Corrie Ten Boom, arrested and placed in Ravensbruck concentration camp for concealing Jews in their home once said, “Forgiveness is an act of the will, and the will can function regardless of the temperature of the heart.” Oscar Wilde said, “Always forgive your enemies – nothing annoys them so much.” I’m pretty sure that forgiving someone is not the best way to annoy them, but I get the point. From the cross Jesus said, “Father forgive them…” Were those words spoken as an act of His will in order to annoy His enemies? I do not know who first said it, but I remember reading a statement that went something like the following: forgiveness is me giving up my right to hurt you for hurting me. Now that seems like more of a daily reality to me. Truthfully, Jesus gave up His “right” as the Son of God to pour Himself out on the cross for our forgiveness.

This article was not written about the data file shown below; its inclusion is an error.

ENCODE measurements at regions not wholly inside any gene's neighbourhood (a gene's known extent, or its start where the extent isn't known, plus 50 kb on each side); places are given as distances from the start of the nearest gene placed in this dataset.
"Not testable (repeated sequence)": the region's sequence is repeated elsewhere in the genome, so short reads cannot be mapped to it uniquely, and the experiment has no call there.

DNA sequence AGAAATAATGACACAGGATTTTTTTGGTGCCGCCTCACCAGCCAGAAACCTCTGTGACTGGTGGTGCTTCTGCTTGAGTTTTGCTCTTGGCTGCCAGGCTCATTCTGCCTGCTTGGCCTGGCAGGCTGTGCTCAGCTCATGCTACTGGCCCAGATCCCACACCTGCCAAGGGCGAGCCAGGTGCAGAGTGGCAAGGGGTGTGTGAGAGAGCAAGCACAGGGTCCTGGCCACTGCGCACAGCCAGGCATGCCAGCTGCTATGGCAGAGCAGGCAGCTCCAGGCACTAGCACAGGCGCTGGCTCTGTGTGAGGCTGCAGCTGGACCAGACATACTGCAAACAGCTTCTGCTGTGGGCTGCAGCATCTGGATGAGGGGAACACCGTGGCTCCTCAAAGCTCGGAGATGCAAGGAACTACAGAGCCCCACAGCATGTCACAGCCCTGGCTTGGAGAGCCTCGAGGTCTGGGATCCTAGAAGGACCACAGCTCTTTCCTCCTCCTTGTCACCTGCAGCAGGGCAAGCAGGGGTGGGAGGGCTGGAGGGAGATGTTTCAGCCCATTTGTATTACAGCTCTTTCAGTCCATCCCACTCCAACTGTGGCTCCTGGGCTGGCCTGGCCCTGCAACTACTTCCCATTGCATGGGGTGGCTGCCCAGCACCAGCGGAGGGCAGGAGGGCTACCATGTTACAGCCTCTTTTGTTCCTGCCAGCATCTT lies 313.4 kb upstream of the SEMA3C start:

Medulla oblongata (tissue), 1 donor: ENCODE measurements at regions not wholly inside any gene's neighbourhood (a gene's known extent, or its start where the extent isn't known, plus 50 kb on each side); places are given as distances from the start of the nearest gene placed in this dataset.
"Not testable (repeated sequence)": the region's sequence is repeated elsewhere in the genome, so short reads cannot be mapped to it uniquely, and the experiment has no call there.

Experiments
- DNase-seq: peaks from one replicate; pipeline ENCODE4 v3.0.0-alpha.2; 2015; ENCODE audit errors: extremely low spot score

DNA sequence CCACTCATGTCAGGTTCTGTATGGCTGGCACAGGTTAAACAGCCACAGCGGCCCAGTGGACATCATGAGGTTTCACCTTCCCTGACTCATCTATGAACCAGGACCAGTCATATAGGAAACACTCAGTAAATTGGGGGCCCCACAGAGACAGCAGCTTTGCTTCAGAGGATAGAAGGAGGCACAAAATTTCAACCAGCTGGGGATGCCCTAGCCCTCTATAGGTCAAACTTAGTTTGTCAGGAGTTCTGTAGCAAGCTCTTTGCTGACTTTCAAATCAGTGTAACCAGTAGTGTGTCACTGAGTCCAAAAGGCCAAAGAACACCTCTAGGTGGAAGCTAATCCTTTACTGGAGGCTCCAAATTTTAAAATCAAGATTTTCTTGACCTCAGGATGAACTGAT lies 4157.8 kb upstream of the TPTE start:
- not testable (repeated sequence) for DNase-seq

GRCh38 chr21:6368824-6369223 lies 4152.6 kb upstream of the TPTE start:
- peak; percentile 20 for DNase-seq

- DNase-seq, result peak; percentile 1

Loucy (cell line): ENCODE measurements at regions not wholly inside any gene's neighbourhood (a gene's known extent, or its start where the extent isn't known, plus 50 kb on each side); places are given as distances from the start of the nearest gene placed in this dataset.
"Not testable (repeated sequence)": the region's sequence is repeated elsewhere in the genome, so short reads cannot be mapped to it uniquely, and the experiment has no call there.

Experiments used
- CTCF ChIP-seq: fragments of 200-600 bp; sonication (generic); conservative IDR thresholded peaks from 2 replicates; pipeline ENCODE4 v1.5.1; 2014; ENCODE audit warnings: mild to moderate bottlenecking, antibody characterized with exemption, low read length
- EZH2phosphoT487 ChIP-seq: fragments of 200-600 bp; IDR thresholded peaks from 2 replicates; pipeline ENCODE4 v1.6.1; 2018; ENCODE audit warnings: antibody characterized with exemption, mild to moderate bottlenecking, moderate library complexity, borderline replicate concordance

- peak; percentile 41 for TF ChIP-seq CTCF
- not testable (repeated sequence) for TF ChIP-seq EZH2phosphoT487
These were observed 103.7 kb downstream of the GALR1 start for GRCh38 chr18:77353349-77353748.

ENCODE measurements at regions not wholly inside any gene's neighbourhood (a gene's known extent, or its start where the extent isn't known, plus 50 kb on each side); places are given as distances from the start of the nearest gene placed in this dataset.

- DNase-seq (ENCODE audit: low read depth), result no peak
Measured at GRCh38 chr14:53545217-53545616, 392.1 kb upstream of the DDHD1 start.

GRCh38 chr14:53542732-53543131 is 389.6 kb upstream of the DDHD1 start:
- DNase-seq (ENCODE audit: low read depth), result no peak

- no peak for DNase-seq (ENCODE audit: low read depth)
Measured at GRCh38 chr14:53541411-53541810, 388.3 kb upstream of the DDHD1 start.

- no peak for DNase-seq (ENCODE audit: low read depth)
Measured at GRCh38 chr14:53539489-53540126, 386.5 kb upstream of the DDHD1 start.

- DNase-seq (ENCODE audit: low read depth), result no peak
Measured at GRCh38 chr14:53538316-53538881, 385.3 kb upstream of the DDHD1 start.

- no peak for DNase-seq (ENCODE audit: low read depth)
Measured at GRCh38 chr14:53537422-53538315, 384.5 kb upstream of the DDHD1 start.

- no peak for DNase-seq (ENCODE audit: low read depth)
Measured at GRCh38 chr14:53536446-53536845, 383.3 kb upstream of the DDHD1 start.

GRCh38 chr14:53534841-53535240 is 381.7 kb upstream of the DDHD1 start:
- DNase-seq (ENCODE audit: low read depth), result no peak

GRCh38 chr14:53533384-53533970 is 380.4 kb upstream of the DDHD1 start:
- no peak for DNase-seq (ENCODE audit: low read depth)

Author Louis Smedes wrote that to forgive is to set a prisoner free only to discover that the prisoner was you. When we do not forgive we are actually crying out to God for our own retribution and yet there was a spoken condition for you and me when it came to our own forgiveness. In Matthew 6 Jesus said to forgive others and your Father will forgive you. Today, we are not throwing a stone, that’s an Old Testament concept, however; He is saying that there’s a condition with our own forgiveness – we must forgive those who wound us. Certainly easier said than done, but God will give us the grace to do so and even to humble ourselves and initiate the process. Bear with each other and forgive whatever grievances you may have against one another. Forgive as the Lord forgave you. (Col. 3:13)